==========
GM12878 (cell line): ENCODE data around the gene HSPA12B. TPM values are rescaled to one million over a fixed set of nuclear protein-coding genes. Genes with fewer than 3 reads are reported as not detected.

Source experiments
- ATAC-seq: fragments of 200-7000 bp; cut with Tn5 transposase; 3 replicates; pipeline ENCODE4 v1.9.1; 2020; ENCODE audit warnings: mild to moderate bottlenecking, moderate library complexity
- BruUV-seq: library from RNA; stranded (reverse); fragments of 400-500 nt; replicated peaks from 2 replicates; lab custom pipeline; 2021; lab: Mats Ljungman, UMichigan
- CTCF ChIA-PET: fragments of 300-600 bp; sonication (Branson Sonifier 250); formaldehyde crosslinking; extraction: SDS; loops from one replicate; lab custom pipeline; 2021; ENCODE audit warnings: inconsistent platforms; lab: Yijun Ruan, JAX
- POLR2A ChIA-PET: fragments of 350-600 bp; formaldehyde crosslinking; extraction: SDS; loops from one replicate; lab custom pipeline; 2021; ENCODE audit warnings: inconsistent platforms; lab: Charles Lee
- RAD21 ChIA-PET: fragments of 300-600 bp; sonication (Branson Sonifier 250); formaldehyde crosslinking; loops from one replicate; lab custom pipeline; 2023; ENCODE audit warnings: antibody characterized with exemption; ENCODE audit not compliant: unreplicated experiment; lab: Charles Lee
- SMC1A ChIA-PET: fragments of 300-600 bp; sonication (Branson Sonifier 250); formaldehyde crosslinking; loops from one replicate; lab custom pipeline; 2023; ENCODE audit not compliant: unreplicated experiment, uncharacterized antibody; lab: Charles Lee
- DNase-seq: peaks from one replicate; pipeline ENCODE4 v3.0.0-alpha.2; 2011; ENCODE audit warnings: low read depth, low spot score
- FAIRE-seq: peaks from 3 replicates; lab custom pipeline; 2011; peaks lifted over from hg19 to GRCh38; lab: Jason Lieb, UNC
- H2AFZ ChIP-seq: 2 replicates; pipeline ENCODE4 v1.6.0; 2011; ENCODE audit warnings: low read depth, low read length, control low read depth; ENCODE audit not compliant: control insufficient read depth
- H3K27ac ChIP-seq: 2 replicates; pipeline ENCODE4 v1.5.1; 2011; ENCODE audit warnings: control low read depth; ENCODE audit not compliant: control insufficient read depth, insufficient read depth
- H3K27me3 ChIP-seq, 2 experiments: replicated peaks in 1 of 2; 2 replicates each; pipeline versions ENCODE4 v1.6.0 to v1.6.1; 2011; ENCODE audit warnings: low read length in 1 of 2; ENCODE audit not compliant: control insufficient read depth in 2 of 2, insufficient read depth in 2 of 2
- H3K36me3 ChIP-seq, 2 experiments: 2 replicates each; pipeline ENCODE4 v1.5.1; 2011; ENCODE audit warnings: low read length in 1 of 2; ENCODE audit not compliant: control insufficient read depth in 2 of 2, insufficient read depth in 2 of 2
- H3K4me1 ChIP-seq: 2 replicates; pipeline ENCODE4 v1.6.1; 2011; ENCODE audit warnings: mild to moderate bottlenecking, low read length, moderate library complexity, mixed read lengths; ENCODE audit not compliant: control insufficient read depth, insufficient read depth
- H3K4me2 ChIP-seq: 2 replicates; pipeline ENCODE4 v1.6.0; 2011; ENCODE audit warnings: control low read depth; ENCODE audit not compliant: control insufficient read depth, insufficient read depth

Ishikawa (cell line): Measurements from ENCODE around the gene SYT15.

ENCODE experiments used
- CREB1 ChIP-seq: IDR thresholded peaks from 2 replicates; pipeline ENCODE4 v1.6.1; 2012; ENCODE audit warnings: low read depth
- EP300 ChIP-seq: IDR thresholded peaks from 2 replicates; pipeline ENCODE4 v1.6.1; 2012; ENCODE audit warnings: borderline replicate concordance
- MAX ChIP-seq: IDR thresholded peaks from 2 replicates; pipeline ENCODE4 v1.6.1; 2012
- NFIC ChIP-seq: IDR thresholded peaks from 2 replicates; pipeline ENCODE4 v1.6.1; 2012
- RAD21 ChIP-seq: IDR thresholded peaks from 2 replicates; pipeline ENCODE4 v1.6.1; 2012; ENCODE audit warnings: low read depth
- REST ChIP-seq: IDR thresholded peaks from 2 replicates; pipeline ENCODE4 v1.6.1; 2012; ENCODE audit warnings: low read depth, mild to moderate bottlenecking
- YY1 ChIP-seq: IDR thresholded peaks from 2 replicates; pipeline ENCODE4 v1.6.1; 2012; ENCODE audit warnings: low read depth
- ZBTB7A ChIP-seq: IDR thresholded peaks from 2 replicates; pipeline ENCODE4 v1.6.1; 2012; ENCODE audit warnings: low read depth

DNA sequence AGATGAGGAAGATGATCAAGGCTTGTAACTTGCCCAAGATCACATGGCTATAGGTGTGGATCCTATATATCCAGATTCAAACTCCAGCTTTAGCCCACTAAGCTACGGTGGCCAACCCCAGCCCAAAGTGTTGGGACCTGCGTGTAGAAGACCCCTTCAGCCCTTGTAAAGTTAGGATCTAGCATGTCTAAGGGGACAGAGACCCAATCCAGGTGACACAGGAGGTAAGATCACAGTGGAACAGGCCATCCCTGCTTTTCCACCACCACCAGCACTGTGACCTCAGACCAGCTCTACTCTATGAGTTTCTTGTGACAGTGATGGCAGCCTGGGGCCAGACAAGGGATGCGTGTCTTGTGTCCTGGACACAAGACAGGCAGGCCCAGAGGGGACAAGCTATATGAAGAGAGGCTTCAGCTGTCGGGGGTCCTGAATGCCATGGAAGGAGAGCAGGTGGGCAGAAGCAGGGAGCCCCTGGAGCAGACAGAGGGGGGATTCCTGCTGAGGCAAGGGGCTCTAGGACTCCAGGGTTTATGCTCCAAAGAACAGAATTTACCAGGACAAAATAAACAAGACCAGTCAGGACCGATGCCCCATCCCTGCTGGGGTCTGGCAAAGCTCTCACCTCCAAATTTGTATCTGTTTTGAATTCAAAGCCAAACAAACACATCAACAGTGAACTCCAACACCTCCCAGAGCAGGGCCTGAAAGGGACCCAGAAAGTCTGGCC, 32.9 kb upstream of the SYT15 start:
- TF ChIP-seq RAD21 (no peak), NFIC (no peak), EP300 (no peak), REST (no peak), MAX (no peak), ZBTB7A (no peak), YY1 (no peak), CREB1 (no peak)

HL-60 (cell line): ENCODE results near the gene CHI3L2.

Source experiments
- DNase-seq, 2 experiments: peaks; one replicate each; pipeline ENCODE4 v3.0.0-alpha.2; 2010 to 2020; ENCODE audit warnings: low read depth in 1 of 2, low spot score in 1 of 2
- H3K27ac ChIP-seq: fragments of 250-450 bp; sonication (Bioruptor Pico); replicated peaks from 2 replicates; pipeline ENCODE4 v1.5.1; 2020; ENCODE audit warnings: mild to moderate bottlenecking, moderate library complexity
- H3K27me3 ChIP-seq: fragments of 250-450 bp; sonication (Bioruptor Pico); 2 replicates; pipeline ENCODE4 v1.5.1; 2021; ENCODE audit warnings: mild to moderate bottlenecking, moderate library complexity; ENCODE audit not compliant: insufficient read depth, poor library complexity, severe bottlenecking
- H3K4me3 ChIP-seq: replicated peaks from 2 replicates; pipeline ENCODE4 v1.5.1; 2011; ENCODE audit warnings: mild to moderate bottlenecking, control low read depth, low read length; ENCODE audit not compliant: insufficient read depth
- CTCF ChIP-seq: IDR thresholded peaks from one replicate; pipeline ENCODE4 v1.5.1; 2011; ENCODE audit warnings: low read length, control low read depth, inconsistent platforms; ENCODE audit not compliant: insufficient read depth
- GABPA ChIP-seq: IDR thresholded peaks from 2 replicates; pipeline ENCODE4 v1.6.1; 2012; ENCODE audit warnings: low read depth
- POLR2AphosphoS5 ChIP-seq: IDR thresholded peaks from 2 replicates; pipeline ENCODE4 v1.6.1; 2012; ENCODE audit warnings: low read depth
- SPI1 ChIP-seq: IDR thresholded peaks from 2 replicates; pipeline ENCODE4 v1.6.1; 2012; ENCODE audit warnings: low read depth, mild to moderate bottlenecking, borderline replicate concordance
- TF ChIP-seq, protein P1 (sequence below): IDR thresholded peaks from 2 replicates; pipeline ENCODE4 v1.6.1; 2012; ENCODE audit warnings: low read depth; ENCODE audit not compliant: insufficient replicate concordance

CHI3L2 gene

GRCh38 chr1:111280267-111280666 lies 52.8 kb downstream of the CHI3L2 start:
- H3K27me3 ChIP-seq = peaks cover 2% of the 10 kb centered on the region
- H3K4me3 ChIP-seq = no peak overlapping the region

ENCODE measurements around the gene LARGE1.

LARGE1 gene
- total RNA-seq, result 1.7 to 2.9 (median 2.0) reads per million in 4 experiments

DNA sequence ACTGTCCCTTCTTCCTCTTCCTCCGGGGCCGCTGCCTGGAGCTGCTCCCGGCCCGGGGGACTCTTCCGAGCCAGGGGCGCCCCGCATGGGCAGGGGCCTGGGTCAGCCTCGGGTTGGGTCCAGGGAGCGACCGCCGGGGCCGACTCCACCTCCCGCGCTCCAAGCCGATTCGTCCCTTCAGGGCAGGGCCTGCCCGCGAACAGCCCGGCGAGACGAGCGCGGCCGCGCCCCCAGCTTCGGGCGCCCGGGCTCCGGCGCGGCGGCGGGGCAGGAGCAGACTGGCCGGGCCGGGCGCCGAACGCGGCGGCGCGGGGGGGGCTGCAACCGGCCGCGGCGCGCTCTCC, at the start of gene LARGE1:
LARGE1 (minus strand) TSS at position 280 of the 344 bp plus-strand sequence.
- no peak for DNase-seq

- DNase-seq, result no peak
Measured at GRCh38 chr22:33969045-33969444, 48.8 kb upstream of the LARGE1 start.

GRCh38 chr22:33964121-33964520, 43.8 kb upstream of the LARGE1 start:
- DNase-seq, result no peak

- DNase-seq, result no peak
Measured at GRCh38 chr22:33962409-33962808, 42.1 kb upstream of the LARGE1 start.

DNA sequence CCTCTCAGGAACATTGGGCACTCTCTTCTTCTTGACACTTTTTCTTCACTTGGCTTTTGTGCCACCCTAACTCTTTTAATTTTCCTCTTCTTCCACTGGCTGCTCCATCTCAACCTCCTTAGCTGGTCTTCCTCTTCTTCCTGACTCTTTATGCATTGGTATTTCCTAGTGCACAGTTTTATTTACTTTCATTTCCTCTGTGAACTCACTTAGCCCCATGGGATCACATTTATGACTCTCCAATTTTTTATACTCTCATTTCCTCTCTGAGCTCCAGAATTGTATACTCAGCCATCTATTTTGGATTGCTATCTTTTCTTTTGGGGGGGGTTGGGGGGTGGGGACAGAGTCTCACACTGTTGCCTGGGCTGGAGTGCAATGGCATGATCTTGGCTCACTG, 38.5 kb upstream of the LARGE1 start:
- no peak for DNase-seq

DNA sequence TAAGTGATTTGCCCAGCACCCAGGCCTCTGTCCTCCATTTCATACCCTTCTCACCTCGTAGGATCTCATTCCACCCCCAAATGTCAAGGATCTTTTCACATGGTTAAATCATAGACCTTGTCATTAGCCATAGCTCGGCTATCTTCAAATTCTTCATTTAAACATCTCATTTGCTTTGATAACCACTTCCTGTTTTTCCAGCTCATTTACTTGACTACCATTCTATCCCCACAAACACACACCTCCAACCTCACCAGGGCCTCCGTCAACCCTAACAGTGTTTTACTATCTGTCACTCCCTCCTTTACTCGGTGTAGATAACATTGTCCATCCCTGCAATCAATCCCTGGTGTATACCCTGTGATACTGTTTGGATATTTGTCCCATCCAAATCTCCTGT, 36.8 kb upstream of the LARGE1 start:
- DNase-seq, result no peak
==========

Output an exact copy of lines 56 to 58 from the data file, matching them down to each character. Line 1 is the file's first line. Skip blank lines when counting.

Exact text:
DNA sequence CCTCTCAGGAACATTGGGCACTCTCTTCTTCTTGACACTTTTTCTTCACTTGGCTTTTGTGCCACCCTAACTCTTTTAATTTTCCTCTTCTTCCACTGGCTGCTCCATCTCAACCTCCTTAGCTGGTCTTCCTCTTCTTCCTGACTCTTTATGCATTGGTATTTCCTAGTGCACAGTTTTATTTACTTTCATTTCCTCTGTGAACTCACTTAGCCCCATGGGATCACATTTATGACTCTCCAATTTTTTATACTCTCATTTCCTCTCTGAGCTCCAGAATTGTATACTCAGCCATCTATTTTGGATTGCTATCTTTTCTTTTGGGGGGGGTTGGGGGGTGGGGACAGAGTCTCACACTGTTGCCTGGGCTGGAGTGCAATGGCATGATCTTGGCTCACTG, 38.5 kb upstream of the LARGE1 start:
- no peak for DNase-seq

DNA sequence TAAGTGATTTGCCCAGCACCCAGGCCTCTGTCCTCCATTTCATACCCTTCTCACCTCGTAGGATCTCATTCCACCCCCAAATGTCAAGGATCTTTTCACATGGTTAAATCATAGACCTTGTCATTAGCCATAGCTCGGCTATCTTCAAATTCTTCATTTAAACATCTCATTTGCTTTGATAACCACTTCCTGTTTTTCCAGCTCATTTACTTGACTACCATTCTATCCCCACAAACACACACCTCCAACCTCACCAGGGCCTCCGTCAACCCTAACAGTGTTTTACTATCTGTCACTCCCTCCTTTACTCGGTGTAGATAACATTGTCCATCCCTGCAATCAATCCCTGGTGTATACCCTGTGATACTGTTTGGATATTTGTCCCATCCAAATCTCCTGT, 36.8 kb upstream of the LARGE1 start: